First acquired during birth from the mother and rapidly thereafter from the surrounding environment, bacteria colonize our conjunctiva and lacrimal systems. It is estimated that more than 200 species of bacteria commonly inhabit the human conjunctival mucosa.1 The ocular surface is chock full of nutrients to sustain resident bacteria; in fact, in a balanced and intact ocular surface system, commensal bacterial species may protect the ocular surface from pathogenic infection.2 Of course, microscopic life abounds at the lid margin and surrounding lids and eyelashes.
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Biofilm and the eye
Bacterial life is versatile. Independent, mobile, free-floating microorganisms are referred to as in their “planktonic” form. Interestingly, however, the life cycle of most bacteria is in sessile aggregates: microbes most often construct and live in a complex, film-like meshwork known as a biofilm.
Costerton et al defined biofilm as a structural community of bacterial cells enclosed in a self-produced polymeric matrix that can adhere to inert (abiotic) or living (biotic) surfaces.3 The bacterial-constructed biofilm environment provides physical protection to bacteria and, because of their close proximity to each other, allows them to communicate through a process called quorum sensing.4 Via a class of signaling chemicals (homoserine lactones), bacterial genes are regulated, which often leads to an increase in their virulence and propensity to cause infection.5
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With the constant physical disruption of blinking, tear exchange, tear antimicrobial agents, enzymes, and mucins, bacteria generally face a robust ocular surface defense system that prevents generating a biofilm. However, when abiotic surfaces such as contact lenses, ocular prostheses, corneal sutures, and punctal plugs are introduced, biofilm formation becomes a greater concern. Biofilms can also form on biotic surfaces such as the lid margin, particularly in circumstances that favor aggregation. In fact, a recent study demonstrated that microorganisms that remained at the end of cataract surgery—even after standard and customary lid/lash and ocular surface disinfection—had the capacity to produce biofilms and had high antibiotic resistance.6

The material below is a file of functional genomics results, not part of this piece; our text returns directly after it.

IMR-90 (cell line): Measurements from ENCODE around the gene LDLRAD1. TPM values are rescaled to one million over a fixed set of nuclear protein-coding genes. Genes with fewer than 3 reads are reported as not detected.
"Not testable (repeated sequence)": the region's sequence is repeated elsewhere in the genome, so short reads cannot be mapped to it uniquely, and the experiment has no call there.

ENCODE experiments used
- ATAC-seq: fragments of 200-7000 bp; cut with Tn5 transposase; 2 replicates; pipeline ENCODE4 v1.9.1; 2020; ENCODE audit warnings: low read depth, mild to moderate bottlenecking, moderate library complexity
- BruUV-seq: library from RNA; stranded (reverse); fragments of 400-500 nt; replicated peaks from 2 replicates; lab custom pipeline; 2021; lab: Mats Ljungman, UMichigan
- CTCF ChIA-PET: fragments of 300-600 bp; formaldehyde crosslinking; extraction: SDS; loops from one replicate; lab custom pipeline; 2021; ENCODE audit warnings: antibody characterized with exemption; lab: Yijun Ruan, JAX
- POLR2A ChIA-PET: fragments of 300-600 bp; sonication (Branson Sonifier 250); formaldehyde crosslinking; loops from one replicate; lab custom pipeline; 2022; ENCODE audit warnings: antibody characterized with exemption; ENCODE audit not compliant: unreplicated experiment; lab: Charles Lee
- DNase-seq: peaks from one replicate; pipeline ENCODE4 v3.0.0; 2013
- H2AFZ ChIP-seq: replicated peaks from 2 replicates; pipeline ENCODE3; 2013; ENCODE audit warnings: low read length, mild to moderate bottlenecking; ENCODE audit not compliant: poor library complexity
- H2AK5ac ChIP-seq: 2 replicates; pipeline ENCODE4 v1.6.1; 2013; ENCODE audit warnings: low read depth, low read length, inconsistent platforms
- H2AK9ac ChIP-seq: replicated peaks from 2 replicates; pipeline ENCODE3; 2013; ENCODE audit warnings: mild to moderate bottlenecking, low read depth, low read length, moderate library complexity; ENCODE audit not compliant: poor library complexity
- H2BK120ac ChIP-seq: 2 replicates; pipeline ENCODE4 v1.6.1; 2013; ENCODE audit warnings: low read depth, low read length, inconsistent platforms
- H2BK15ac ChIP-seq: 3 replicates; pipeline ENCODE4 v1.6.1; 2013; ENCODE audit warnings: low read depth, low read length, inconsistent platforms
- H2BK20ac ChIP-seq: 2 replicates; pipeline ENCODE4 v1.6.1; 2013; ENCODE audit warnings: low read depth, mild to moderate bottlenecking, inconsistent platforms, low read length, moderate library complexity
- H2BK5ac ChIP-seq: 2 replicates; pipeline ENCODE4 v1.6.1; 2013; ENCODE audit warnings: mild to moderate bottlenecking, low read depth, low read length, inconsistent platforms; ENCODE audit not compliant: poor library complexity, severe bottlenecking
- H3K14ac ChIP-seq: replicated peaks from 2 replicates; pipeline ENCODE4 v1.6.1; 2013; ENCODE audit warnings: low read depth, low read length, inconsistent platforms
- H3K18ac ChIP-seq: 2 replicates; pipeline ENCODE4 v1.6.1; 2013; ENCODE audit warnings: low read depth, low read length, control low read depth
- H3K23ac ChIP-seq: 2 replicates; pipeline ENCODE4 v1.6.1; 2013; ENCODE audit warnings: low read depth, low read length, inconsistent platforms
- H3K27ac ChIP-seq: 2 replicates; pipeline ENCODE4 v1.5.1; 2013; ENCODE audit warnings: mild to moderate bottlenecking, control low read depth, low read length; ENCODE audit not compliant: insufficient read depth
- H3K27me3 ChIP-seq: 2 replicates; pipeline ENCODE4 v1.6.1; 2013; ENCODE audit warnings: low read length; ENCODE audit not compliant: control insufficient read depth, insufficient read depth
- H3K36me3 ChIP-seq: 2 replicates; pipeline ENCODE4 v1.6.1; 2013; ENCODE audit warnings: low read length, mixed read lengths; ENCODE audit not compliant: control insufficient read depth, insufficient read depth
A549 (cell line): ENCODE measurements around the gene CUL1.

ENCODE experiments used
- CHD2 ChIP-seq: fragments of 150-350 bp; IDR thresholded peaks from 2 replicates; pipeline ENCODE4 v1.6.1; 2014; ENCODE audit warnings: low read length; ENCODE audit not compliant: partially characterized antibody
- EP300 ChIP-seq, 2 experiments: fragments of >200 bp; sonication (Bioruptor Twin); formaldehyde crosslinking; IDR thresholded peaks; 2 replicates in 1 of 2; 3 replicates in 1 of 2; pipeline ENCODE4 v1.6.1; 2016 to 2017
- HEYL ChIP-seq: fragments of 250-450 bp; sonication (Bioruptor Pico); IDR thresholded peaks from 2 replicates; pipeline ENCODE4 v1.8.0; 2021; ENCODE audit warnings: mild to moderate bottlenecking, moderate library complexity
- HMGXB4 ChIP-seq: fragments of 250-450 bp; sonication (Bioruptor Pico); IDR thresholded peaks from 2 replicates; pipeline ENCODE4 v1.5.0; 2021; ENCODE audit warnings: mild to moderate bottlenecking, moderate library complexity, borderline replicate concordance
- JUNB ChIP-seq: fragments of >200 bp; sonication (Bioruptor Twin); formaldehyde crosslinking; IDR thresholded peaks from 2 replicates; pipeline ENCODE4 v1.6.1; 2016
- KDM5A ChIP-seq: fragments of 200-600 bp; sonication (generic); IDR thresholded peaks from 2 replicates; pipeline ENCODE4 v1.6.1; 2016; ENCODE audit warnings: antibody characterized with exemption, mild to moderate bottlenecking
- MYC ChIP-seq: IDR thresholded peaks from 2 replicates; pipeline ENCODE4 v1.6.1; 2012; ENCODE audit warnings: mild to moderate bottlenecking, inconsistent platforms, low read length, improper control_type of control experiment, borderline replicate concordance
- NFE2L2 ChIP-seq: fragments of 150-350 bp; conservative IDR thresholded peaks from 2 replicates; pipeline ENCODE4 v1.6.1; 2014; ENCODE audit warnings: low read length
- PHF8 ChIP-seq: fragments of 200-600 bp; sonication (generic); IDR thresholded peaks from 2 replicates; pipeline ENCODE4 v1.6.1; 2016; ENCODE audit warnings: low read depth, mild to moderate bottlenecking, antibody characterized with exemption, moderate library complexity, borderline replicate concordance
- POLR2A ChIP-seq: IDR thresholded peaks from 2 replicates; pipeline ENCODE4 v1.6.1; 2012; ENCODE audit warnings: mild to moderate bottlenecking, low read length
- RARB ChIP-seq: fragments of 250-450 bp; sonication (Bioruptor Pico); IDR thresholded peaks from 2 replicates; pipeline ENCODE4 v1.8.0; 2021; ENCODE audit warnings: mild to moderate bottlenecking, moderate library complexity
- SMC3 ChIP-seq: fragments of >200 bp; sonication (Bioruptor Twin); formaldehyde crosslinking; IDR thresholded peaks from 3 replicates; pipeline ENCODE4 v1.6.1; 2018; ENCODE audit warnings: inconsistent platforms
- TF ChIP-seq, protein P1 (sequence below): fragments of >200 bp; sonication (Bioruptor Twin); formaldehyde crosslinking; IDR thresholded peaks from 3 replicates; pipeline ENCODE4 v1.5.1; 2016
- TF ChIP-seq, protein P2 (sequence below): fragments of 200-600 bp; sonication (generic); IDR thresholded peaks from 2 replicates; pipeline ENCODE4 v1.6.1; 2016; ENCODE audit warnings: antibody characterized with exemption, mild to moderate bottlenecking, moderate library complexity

The importance of lid hygiene
Considering the above, it is intuitive that appropriate lid hygiene practices are in order to stem the tide of bacterial load on the eyelid/margin and eyelashes, aiding the natural ocular surface defense mechanisms. Professor Benitez-Del Castillo suggests that “eyelid hygiene should be incorporated into a broader concept of eyelid health in which eyelid cleansing is part of a more complete program of care that includes screening and risk assessment, patient education, and coaching.”7 I concur.
I recommend—and most patients prefer—commercially prepared lid hygiene products. Most of these are available as foaming cleansers or pre-moistened wipes. New to the lid/eyelash cleanser product inventory is iLast Clean gel and iLast Care cream pairing from Paragon Bioteck formulated with sodium hyaluronate. The water-binding properties of high-molecular weight sodium hyaluronate hydrates the eyelid skin. Skin hydration is important for the flexibility and function of the skin: reduced hydration leads to skin characterized by reduced elasticity, roughness and scaliness.8
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NovaBay Pharmaceutical’s Avenova, a bottled, liquid solution containing Neutrox (pure hypochlorous acid) and OCuSOFT’s HypoChlor containing hypochlorous acid have antimicrobial and anti-inflammatory activity. Hypochlorous acid is naturally produced by host white blood cells to defend against pathogenic microorganisms. OCuSOFT has also expanded its lid product line with OCuSOFT Lid Scrub Plus Platinum that contains phytosphingosine (PSG-2), a water-binding agent that mimics the natural lipid layer of the outer epidermis. Of course, in-office removal of eyelid/lash debris and de-bulking microbial load and biofilms can be achieved with Rysurg LLC’s instrument BlephEx that mechanically debrides treated surfaces.
There is much to learn about biofilm ecology and how it relates to bacterial virulence. In the meantime, it would seem prudent to clear away bacteria of concern before pathology sets in.
1. Dong Q, Brulc JM, Iovieno, et al. Diversity of bacteria at healthy human conjunctiva. Invest Ophthalmol Vis Sci. 2011 Jul;52(8):5408-13.
2. Miller D, Iovieno A . The role of microbial flora on the ocular surface. Curr Opin Allergy Clin Immunol. 2009 Oct;9(5):466-70.
3. CostertonJW, Philip S, Greenberg EP. Bacterial biofilms: a common cause of persistent infections. Science. 1999 May 21;284(5418):1318-22.
4. De Kievit TR, Iglewski BH. Bacterial quorum sensing in pathogenic relationships. Infect Immun. 2000 Sep;68(9):4839-49.
5. Bjarsholt T. The role of bacterial biofilms in chronic infections. APMIS Suppl. 2013 May;(136):1-51.
6. KÄ±vanç SA, KÄ±vanç M, Bayramlar H. Microbiology of corneal wounds after cataract surgery: biofilm formation and antibiotic resistance patterns. J Wound Care. 2016 Jan 2;25(1):12, 14-9.
7. Benitez-Del Castillo JM. How to promote and preserve eyelid health. Clin Ophthalmol. 2012;6:1689-98.
8. Campos PM, deMelo MO, deCamargo FB. Effects of Polysacchride-based formulations on human skin. Polysacchrides. 2014 Sep;1-18.